If people propose some garbage on chain, then nobody will vote because there is a gas cost for doing so. Having a gas cost for voting ensures that people will only vote for things they really care about. Thus, the quorom concept has a financial implication.
Even though the gas cost to vote is low, it is still enough to disincentivize spam voting.
In voting, sometimes full transparency is not the best thing. Why?
If someone can confirm how someone else voted, then it enables an opportunity for bribery. i.e I’ll pay you x if you vote y.
If they cannot see how someone voted then they cannot be bribed easily, because the voter could be bribed, but they could vote whatever way they like.
So ideally, the best system would be if we could verify that someone voted, but not see their vote.
Gassless voting would be a step in the right direction.
@napoleon I think this is highly unlikely. The tokens have been decentralised in a very robust fashion, so even at current relatively small market cap, I don’t think it would be possible to influence the outcome of a proposition in this fashion.
This does seem like a tragedy of the commons type problem because the main chain has limited transactional throughput capacity and once that capacity is hit some transactions will not make it in to a block and die in the mempool.
If the only users of the Ethereum are Yearn stakeholders and transactional capacity is hit then Yearn stakeholders will start to crowd out other stakeholders by bidding up gas fees and I’ll concede there might be an argument for this being a filtering mechanism so that high conviction votes get in but it also could just mean to whales where the extra cost is marginal to them will only end up voting. ie: The cost of paying $100 in gas is marginal when you have $1mm in YFI but significant to $1,000 YFI holder.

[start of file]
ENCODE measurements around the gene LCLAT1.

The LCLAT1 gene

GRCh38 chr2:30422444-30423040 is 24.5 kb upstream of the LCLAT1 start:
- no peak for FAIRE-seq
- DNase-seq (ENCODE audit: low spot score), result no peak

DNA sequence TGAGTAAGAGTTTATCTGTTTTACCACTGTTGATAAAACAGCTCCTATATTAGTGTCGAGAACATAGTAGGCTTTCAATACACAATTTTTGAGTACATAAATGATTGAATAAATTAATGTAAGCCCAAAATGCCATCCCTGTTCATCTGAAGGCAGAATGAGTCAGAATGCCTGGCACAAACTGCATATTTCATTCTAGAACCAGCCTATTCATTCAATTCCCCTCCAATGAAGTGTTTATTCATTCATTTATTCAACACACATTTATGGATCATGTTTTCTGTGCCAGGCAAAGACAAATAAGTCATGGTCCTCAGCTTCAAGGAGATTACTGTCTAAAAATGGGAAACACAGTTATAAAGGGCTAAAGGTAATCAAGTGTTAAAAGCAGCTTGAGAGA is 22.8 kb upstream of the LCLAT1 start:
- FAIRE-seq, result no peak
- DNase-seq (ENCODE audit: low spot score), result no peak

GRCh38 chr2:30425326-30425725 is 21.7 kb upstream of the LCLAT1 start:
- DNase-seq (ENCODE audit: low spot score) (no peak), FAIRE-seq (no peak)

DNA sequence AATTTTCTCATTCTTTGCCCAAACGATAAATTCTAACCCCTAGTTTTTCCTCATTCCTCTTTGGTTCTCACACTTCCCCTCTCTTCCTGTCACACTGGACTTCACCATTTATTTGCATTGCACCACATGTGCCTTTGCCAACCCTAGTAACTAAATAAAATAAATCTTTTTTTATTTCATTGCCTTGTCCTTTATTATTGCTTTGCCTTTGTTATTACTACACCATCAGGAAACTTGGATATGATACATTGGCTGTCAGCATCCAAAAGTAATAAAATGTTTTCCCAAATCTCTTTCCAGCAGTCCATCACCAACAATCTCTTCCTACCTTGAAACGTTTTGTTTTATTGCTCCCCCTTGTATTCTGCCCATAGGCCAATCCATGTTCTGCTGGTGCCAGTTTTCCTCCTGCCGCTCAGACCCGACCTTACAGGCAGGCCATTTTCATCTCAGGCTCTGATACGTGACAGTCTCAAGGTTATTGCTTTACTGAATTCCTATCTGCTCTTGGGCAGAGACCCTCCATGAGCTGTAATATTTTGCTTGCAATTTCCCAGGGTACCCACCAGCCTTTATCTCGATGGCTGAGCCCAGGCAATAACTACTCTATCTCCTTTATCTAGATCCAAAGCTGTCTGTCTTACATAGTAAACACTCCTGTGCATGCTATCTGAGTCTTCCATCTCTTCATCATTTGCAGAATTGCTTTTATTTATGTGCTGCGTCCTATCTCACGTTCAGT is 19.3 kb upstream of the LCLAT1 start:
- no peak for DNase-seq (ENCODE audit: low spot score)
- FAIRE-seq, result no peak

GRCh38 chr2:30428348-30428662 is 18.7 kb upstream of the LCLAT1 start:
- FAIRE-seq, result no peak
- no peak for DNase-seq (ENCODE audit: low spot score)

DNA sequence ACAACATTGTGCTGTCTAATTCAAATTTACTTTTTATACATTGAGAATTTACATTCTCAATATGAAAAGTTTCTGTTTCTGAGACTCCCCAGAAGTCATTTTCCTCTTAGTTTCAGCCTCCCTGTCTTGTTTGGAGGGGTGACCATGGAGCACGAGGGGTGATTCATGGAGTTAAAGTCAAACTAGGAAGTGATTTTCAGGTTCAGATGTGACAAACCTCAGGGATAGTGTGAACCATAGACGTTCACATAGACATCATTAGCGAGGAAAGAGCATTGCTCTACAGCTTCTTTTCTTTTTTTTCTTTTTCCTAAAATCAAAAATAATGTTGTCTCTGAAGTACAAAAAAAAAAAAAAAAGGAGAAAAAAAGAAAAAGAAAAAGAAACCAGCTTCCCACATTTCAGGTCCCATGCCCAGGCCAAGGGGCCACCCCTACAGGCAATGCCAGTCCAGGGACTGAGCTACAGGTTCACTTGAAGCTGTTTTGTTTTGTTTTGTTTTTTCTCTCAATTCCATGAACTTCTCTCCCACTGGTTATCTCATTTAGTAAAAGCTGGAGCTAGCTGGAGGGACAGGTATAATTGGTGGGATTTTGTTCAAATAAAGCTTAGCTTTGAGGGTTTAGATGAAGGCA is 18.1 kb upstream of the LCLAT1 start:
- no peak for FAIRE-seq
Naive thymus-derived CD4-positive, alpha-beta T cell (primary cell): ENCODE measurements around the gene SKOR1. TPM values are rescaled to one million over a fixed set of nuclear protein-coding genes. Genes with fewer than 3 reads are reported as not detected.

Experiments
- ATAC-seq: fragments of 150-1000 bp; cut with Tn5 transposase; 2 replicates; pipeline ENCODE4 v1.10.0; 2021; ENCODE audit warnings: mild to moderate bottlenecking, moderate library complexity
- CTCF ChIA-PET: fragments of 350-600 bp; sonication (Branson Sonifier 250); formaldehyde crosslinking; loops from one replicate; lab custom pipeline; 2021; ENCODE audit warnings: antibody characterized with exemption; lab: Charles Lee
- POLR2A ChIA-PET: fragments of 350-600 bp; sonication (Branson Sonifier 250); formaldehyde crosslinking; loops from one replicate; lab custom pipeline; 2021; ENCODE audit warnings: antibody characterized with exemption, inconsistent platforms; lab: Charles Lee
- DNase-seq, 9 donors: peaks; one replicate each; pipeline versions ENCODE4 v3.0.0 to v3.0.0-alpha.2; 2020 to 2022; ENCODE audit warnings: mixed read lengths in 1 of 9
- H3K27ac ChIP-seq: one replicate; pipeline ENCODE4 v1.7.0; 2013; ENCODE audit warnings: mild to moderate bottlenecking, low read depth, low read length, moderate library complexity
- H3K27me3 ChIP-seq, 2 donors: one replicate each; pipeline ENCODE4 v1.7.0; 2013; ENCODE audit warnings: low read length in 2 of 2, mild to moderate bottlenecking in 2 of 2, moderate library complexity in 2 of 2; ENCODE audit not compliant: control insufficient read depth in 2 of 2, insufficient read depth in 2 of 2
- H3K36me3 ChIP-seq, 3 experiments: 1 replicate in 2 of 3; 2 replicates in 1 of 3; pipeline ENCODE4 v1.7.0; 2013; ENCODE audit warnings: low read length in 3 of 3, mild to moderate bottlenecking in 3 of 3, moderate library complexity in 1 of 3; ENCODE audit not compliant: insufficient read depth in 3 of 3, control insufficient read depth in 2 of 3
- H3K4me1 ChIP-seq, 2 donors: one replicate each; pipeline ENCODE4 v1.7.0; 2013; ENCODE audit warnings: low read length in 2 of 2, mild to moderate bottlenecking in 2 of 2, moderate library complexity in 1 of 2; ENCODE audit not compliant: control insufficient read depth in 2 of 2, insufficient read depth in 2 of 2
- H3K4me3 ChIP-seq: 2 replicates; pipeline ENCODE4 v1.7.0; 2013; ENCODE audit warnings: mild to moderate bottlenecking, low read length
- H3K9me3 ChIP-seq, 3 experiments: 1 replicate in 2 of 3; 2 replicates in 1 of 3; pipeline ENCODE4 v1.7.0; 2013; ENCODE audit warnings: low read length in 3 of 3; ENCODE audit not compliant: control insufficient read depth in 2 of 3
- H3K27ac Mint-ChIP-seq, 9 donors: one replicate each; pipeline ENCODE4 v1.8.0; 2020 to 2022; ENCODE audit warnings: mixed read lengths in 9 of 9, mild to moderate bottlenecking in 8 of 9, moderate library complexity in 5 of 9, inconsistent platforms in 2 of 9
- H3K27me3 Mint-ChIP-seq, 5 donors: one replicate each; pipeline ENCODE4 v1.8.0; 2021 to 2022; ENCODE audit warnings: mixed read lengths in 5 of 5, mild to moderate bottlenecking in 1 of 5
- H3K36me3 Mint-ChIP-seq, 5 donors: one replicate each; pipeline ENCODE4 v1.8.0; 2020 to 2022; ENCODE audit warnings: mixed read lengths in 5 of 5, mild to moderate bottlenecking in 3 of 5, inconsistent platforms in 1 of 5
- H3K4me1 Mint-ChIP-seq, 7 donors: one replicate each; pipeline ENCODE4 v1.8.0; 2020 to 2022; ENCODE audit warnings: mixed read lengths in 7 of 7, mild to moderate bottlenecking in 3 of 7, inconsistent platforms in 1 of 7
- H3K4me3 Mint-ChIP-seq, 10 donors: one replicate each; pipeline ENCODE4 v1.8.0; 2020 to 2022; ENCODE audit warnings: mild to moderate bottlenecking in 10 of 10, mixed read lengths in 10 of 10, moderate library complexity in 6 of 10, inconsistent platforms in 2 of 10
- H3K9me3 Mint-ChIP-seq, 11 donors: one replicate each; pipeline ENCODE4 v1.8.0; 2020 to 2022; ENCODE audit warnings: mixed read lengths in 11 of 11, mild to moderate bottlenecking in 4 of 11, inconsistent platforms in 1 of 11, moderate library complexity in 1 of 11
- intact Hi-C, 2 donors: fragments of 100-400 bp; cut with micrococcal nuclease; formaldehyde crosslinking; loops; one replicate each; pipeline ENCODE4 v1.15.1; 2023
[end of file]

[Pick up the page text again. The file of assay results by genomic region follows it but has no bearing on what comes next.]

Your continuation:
This contrived scenario above is not the reality. The reality is more perverse. YFI stakeholders not only compete with each other to vote but with users of other protocols running on Ethereum. To now say a vote paying high gas is a signaling mechanism is to say that a YFI vote is more or less valuable than a MakerDAO vote or a Compound vote or even a Cryptokitty hatching or any of the other various types of transactions being done.
The flipside is that if these different protocols can start to offload voting from the main chain than the stakeholders of all these protocols collectively benefit.
I’d like to see delegated voting supported, I think it’ll take a little bit of the pressure off.
It would let users both batch votes up, as well as have that process done during times of lower gas fees.
While off-chain voting is controversial, an easy way to move at least some of the votes off-chain is to create UI that matches opposers and supporters off-chain.
Before you vote on-chain and pay the gas, you look for token holders with the opposite vote on this UI. Once found, the tool verifies signatures and creates a match. Now both sides don’t vote on-chain and cancel each other. If your counter-party decides to vote on-chain eventually you get notified so you can vote on-chain as well.